Urbana Puts Their Flair on a Classic Fairytale

Maddi Rihn

The Beauty and the Beast informative mural hangs in the auditorium prior to the show's opening night on April 7.
Maddi Rihn
The Beauty and the Beast informative mural hangs in the auditorium prior to the show’s opening night on April 7.

We all know that when a cherished story meets the Urbana theatre department, something great will result from it. Mark your calendars everyone, the classic fairy tale of Beauty and the Beast is coming to Urbana this April.

Urbana’s rendition of Beauty and the Beast features seniors Sarah Robinson and Connor Cochran as Belle and the Beast. This year was a record turnout for auditions, and only about fifty out of over one hundred performers were chosen for roles in the show. “Everyone wanted to be a part of the show,” said Robinson.

Though the competition was intense, it did not affect the fun of the audition process. Theatre teacher and director Mary Lennon said that because the show was so familiar, the level of creativity with auditions was very high. Cochran described the audition process as “rigorous” but “enjoyable.”

The creative minds behind this production include director Mary Lennon, assistant director Stephen Ward, vocal director Monika McCormick, and choreographer Stephanie Weigelt. When it comes to the arts, Urbana is never one to blend in with the crowd, which is why this spring’s musical will feature its own Urbana twist.

Urbana’s rendition of Beauty and the Beast is based more on the Broadway version of the story rather than the film version. Music teacher and vocal director Monika McCormick said the show includes many new songs that are not in the movie version, as well as lyrics that have changed.

Directing allows the possibility for lots of creativity, which is exactly why Lennon loves it. “Don’t come expecting exactly the movie,” she said. Lennon’s changes to the show include swapping the original Renaissance setting for a 1950’s setting instead. She also slightly altered the storyline, which will remain a surprise until the shows in April.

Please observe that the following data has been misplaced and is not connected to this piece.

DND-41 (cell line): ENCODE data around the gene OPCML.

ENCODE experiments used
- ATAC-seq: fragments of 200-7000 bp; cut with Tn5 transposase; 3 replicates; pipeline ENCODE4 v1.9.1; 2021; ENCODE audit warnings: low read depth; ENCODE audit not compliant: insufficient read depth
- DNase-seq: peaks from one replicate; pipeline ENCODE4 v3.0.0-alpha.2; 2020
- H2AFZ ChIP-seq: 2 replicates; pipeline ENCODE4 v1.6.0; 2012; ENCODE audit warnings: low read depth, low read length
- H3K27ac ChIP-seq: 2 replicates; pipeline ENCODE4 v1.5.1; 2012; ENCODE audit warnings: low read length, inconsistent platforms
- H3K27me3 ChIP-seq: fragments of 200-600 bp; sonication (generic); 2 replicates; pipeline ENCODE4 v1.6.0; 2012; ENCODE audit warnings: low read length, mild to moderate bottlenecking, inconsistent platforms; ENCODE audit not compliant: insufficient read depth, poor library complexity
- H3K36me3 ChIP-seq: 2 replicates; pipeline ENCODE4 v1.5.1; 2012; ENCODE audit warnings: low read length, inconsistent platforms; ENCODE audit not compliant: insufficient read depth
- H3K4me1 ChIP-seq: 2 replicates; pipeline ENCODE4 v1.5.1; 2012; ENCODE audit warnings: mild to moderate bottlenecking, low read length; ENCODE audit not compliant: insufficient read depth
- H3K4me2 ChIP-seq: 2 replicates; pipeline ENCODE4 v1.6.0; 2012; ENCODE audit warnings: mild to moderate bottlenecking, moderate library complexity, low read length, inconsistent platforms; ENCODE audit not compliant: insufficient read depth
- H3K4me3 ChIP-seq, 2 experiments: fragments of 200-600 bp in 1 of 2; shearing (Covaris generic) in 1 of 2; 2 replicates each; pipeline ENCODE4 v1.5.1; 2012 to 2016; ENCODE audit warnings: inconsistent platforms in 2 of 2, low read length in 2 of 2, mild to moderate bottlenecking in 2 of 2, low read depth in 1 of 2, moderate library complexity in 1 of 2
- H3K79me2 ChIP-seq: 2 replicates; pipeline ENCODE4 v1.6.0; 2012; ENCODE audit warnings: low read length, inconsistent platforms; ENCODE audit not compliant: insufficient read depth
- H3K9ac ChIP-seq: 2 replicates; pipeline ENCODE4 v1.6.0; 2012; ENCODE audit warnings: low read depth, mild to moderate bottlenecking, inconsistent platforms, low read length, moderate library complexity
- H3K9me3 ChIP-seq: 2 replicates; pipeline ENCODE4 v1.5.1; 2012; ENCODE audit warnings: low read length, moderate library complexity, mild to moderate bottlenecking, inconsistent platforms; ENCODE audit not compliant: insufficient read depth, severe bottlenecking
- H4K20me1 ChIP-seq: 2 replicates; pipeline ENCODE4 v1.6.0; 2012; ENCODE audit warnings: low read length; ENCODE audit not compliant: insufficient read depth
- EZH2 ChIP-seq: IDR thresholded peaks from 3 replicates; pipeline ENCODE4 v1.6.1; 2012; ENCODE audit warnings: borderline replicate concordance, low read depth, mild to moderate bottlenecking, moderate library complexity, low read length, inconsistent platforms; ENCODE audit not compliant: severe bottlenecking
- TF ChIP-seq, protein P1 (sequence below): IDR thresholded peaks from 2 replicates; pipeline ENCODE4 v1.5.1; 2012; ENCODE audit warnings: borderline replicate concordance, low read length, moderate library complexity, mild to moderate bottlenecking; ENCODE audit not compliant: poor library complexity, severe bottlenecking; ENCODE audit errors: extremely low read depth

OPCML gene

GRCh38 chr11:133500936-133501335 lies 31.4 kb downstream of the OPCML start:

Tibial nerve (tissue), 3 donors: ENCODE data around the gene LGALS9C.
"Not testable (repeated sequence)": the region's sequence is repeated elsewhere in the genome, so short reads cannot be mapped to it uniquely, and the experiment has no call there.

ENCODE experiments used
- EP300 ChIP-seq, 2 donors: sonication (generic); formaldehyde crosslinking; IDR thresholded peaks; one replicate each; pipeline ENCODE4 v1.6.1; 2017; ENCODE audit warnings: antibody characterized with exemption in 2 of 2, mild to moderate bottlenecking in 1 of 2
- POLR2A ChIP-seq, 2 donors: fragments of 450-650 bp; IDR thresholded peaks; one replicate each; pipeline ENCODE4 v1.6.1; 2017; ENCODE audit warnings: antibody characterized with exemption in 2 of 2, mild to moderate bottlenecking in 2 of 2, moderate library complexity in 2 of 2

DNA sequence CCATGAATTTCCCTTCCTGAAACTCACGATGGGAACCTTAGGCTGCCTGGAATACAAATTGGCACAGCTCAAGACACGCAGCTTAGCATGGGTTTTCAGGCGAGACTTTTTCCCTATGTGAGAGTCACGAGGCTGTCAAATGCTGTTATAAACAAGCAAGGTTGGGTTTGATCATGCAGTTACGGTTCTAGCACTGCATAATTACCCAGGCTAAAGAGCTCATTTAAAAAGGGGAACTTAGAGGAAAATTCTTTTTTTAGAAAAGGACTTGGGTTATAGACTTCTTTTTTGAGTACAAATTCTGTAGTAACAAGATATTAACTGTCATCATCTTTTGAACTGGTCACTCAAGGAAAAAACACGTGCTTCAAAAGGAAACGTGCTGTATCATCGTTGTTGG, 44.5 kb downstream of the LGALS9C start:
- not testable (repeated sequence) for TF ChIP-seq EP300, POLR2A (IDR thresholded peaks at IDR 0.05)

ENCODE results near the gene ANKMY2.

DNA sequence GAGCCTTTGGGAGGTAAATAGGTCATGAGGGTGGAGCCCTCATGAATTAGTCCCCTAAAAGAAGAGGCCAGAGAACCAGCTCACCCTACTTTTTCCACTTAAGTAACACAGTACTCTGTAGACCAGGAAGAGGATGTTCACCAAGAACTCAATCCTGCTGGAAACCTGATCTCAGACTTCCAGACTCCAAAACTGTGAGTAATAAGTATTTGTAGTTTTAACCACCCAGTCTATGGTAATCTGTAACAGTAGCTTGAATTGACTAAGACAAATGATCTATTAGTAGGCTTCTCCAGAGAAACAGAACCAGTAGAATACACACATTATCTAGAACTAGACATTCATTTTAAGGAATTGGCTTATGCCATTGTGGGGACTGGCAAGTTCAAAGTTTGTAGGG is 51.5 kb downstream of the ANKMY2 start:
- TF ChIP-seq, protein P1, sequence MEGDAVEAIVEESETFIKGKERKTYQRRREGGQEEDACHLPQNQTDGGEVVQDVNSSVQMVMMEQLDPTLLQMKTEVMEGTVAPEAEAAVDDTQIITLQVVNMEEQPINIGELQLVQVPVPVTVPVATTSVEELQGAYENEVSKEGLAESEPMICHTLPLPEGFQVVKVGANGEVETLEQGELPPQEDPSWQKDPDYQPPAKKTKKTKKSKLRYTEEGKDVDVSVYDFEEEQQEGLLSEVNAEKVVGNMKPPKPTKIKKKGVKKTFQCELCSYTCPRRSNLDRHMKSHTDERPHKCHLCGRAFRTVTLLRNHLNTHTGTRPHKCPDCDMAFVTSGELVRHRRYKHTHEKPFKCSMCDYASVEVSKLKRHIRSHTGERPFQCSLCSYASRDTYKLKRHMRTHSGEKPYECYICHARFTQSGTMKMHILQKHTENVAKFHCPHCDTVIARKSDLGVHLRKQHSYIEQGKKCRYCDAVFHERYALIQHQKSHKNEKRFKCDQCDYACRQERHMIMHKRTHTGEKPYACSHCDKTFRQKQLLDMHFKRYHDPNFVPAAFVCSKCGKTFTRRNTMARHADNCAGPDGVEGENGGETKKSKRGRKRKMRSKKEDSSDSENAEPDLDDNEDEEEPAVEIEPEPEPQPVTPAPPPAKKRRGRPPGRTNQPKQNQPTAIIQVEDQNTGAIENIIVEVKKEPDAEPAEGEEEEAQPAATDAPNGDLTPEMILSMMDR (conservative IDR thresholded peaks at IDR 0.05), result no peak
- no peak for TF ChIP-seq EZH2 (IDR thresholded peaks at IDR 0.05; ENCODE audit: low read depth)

“Ms. Lennon always comes in with a neat twist that makes [the show] interesting,” said McCormick.

Robinson explained that the twist “adds fun to the play, and makes the audience think.”

Most performers attend three hour long rehearsals, two to three times a week, and leads are practicing after school almost every day. Cochran said the best part of the process of putting together a show is “getting to grow into a role”, as well as being around friends. He also enjoys the storytelling aspect of theatre.

Lennon said, “High school theatre should be about the process, and how you feel when it’s done.”

A lot of hard work and time goes into the show, but the resulting product is of course very rewarding. Performers would agree that after nine to ten weeks of rehearsals, getting to share it with an audience is the best part. Robinson said the audience can expect “comedy and romance”, as well as “really good performances by the ensemble and cast”.

Urbana’s rendition of Beauty and the Beast is a lighthearted, very fun show. You can see it April 7 and 8 at 7pm or April 9 at 1pm or 7pm.